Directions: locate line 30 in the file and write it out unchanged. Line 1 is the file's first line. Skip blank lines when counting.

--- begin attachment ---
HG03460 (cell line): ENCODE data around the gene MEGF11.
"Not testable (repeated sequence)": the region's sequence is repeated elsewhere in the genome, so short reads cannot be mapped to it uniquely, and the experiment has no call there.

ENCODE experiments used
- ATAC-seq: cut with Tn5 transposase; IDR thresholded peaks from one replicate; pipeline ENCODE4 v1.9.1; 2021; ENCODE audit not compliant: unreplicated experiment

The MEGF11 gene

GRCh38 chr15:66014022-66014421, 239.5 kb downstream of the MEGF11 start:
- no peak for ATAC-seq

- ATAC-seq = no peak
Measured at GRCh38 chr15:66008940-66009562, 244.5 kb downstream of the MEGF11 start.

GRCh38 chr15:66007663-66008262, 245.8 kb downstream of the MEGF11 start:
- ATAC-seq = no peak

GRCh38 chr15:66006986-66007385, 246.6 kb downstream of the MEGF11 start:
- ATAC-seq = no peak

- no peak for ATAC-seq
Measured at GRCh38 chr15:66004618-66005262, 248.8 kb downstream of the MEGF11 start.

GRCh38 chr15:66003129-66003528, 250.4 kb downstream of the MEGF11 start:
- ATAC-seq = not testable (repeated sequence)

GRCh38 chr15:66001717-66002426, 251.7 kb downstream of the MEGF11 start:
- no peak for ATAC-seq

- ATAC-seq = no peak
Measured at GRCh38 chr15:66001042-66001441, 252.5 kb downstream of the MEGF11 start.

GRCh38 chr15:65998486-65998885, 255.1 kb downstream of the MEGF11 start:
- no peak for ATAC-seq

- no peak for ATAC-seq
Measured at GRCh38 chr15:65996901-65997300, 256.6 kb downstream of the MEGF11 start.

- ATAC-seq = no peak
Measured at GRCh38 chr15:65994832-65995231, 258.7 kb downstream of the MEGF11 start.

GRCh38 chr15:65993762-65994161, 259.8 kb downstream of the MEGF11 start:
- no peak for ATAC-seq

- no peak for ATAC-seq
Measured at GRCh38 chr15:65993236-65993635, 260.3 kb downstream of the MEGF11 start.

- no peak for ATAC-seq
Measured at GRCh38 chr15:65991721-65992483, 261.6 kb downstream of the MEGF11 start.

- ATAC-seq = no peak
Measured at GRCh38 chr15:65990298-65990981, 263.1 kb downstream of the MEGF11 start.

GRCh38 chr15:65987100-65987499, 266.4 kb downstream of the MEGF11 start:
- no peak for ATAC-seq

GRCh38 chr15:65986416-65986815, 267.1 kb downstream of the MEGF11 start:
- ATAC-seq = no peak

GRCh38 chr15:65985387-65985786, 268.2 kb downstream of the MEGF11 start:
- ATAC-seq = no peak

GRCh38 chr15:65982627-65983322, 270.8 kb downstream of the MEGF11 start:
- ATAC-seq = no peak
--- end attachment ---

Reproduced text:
- no peak for ATAC-seq